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Lindsey v. Hoem

United States District Court, W.D. Wisconsin

November 13, 2019

CARLOS LINDSEY, Plaintiff,
v.
STACEY HOEM, TORRIA VAN BUREN, HEATHER SCHWENN, and MS. CLINE, Defendants.

          OPINION AND ORDER

          JAMES D. PETERSON DISTRICT JUDGE.

         Pro se plaintiff Carlos Lindsey, a prisoner at Wisconsin Secure Prison Facility, alleges that defendants, four prison psychologists, refused to give him certain types of medical treatment for his posttraumatic stress disorder (PTSD) in violation of the Eighth Amendment to the United States Constitution. Lindsey also moves for expedited screening of his complaint, Dkt. 5, and for injunctive relief, Dkt. 6.

         Last year, I barred Lindsey from filing most types of cases in this court because of his filing of false and unauthorized documents. Lindsey v. Johnston, No. 18-cv-398, Dkt. 47 (W.D. Wis. Dec. 17, 2018). Under this sanction, Lindsey may proceed only on a complaint alleging that he is in imminent danger of serious physical harm. Id. Lindsey doesn't make such an allegation, so I will dismiss his complaint and deny his motions as moot.

         ALLEGATIONS OF FACT

         The following facts are drawn from Lindsey's complaint, Dkt. 1, and attached documents, Dkt. 1-1 and Dkt. 1-2. I accept them as true for the purposes of considering Lindsey's complaint under his filing bar.

         Lindsey was diagnosed with PTSD in 2014 by defendant Torria Van Buren. She noted that Lindsey showed “significant elevations” regarding “Suicidality (Ideation and Behavior subscales)” on a psychological examination. Dkt. 1-1, at 1. Lindsey says that Van Buren didn't provide him with “any identified medical treatment” after she made this diagnosis. Dkt. 1, at 2. But he says she continued to see him in counseling sessions, clinical monitoring, and segregation rounds.

         The next event Lindsey describes occurred in 2019, when he asked defendant Stacey Hoem to provide him with exposure therapy and cognitive processing therapy. He told her that another doctor had told him that these types of therapy could be helpful if he was “invested in the process.” Dkt. 1-2. Hoem responded that Lindsey's investment in the process was “an important and critical component” of treatment and told him to write a short essay about why he was “motivated to change [his] behavior and thinking.” Id. Lindsey doesn't say whether he wrote such an essay or, if he did, whether Hoem responded.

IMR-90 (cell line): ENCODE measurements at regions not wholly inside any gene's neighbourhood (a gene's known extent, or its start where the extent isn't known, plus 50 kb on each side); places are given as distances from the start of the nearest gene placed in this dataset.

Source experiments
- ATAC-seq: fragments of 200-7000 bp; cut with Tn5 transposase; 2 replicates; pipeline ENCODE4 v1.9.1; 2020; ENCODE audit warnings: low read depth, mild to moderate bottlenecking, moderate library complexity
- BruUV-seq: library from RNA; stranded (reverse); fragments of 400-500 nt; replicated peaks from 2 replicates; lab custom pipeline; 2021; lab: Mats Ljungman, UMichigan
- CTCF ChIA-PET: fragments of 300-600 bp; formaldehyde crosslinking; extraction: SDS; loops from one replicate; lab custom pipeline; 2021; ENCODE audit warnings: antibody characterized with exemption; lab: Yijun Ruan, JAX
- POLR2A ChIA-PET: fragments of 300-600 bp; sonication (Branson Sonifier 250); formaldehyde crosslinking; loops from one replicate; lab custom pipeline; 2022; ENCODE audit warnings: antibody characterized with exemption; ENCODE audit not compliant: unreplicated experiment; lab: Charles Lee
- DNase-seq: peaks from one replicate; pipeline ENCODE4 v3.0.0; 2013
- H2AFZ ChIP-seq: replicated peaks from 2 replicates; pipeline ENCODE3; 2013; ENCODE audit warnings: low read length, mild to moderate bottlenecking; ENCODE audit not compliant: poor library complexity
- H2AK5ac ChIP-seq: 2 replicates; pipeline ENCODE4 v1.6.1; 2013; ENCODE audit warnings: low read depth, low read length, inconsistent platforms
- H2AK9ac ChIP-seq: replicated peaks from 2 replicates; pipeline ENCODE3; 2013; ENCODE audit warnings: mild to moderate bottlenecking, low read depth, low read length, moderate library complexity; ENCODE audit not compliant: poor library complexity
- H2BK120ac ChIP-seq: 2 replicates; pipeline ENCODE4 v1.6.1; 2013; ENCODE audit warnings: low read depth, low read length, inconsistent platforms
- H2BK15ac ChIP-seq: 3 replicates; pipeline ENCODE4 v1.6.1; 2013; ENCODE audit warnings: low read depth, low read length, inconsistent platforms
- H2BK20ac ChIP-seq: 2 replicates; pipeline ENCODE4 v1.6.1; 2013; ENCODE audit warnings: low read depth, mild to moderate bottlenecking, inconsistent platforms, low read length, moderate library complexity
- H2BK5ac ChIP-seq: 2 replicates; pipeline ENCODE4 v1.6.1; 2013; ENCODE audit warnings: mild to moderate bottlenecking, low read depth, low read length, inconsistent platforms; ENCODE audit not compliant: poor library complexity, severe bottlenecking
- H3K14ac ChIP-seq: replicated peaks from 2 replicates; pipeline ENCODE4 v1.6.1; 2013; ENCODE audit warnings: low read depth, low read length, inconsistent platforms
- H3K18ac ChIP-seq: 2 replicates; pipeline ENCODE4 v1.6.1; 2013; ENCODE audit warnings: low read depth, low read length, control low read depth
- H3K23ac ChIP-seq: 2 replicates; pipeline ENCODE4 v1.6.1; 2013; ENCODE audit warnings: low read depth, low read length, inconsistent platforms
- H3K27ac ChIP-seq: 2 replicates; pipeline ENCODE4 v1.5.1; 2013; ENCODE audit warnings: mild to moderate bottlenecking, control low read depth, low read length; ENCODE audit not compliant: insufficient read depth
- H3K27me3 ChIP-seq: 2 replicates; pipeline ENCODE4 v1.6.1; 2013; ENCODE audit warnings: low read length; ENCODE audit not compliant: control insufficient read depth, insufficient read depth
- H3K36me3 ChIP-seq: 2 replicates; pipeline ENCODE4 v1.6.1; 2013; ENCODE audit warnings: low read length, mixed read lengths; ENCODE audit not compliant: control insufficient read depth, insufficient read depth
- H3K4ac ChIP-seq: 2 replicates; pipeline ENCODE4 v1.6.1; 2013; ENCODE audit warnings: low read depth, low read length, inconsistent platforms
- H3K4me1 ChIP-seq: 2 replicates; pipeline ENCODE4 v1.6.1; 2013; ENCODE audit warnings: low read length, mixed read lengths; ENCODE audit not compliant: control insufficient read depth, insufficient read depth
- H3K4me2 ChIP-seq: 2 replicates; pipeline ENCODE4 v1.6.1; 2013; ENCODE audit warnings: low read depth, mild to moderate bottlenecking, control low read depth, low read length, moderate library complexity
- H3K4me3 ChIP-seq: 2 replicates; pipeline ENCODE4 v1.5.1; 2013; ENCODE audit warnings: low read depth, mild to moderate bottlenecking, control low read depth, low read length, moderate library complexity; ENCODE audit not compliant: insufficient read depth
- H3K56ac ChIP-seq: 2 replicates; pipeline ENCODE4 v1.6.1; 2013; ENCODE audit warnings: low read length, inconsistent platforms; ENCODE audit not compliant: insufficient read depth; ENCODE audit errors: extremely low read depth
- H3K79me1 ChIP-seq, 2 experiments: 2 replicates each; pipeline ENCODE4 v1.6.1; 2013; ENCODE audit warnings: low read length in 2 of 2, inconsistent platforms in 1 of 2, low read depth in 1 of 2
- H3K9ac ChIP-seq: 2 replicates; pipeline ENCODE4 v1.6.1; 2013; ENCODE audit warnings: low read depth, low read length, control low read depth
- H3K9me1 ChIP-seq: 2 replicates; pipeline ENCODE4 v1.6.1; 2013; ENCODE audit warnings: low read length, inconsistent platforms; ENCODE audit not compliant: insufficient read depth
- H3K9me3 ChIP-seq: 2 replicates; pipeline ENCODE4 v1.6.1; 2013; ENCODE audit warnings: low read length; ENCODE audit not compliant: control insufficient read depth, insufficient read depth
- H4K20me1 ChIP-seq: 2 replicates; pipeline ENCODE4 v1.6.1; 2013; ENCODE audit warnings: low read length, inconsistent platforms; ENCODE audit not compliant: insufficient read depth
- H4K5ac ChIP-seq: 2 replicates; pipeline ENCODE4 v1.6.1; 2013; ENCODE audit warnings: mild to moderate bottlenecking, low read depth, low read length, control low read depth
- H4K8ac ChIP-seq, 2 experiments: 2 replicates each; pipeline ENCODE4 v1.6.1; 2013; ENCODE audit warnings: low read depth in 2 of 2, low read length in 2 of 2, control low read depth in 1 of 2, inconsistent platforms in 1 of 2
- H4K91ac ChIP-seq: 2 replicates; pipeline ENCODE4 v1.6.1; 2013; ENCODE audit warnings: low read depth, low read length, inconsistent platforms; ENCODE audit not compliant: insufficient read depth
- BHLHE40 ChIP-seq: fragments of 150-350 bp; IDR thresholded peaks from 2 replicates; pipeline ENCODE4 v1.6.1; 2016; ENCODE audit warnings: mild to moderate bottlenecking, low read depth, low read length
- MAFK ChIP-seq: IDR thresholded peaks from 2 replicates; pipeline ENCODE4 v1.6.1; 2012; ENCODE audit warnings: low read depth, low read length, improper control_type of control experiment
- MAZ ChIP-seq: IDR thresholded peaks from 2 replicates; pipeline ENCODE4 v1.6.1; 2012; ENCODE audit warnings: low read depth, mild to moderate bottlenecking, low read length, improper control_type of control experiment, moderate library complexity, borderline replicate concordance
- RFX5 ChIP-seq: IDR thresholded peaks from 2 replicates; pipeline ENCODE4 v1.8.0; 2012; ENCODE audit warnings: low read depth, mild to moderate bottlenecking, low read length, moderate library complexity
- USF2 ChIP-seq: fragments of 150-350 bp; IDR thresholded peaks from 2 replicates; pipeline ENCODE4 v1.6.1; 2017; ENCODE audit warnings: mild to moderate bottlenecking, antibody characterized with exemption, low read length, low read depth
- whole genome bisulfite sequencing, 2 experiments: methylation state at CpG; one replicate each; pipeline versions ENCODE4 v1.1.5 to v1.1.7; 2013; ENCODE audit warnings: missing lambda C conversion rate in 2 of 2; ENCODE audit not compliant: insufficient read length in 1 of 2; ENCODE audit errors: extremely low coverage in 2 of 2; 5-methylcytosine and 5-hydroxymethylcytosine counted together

Lindsey says that defendants Schwenn and Cline are also prison psychologists who have refused to treat his PTSD, but his complaint includes no specific allegations regarding these defendants.

         Lindsey says that defendants' refusal to provide him with the types of therapy he's requested has caused him “physical and psychological harm, ” but he doesn't provide any details regarding these harms. Dkt. 1, at 3. He seeks money damages and an injunction requiring him to be transferred to a different institution to receive treatment for his PTSD from different psychological staff.

         ANALYSIS

         The sanction I imposed against Lindsey allows him to file complaints alleging that he is in imminent danger of serious physical harm. This requirement is derived from the Prison Litigation Reform Act, which allows inmates with three “strikes” to file in forma pauperis only if they allege that they are in “imminent danger of serious physical injury, ” 28 U.S.C. § 1915(g). This standard requires an inmate to allege a physical injury that is imminent or occurring at the time he files his complaint and to show that the threat or prison condition causing the injury is “real and proximate.” Ciarpaglini v. Saini, 352 F.3d 328, 330 (7th Cir. 2003) (quoting Lewis v. Sullivan, 279 F.3d 526, 529 (7th Cir. 2002)).

         Allegations of untreated mental illness can meet this standard, id. at 331, but Lindsey doesn't allege that he isn't receiving treatment for his PTSD. In fact, his complaint says that Van Buren continued to see him in multiple settings, including counseling sessions, after diagnosing him with PTSD. And he doesn't allege that Hoem has refused to give him the treatment he seeks. Hoem asked him to write a short essay showing that he was “invested in the process” of healing, and he doesn't say whether he wrote such an essay or, if he did, how Hoem responded to it. And regarding Schwenn and Cline, Lindsey doesn't provide any details regarding his allegations against them beyond the vague allegations that they were assigned as his clinicians at some point and that they refused to treat his PTSD. Such “‘vague and conclusory' assertions of withheld medical treatment” don't allege imminent danger. Id. (quoting White v. Colorado, 157 F.3d 1226, 1231 (10th Cir. 1998)).

         Because Lindsey hasn't alleged an imminent danger, I will dismiss this case under his ...


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